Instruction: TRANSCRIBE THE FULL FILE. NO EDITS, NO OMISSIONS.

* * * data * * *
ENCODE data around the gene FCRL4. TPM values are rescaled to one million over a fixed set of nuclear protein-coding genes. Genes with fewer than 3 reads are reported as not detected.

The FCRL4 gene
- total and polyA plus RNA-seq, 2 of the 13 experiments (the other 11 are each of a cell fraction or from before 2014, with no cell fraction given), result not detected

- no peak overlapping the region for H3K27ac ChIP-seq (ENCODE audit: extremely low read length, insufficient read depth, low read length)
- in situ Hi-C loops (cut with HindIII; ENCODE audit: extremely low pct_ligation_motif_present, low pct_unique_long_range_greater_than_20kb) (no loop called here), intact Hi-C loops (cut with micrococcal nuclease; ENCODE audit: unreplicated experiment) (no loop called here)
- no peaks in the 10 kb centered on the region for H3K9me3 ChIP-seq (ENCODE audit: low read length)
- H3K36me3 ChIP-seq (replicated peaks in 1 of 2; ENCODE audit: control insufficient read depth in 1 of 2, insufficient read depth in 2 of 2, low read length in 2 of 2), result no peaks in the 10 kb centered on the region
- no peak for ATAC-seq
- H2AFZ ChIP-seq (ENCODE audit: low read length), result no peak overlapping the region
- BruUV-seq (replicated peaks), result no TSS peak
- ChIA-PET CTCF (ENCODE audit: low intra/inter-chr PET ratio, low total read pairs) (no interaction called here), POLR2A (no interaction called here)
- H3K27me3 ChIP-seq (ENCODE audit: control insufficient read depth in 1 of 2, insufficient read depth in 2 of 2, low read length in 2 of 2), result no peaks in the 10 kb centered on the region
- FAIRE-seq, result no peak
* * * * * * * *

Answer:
ENCODE data around the gene FCRL4. TPM values are rescaled to one million over a fixed set of nuclear protein-coding genes. Genes with fewer than 3 reads are reported as not detected.

The FCRL4 gene
- total and polyA plus RNA-seq, 2 of the 13 experiments (the other 11 are each of a cell fraction or from before 2014, with no cell fraction given), result not detected

- no peak overlapping the region for H3K27ac ChIP-seq (ENCODE audit: extremely low read length, insufficient read depth, low read length)
- in situ Hi-C loops (cut with HindIII; ENCODE audit: extremely low pct_ligation_motif_present, low pct_unique_long_range_greater_than_20kb) (no loop called here), intact Hi-C loops (cut with micrococcal nuclease; ENCODE audit: unreplicated experiment) (no loop called here)
- no peaks in the 10 kb centered on the region for H3K9me3 ChIP-seq (ENCODE audit: low read length)
- H3K36me3 ChIP-seq (replicated peaks in 1 of 2; ENCODE audit: control insufficient read depth in 1 of 2, insufficient read depth in 2 of 2, low read length in 2 of 2), result no peaks in the 10 kb centered on the region
- no peak for ATAC-seq
- H2AFZ ChIP-seq (ENCODE audit: low read length), result no peak overlapping the region
- BruUV-seq (replicated peaks), result no TSS peak
- ChIA-PET CTCF (ENCODE audit: low intra/inter-chr PET ratio, low total read pairs) (no interaction called here), POLR2A (no interaction called here)
- H3K27me3 ChIP-seq (ENCODE audit: control insufficient read depth in 1 of 2, insufficient read depth in 2 of 2, low read length in 2 of 2), result no peaks in the 10 kb centered on the region
- FAIRE-seq, result no peak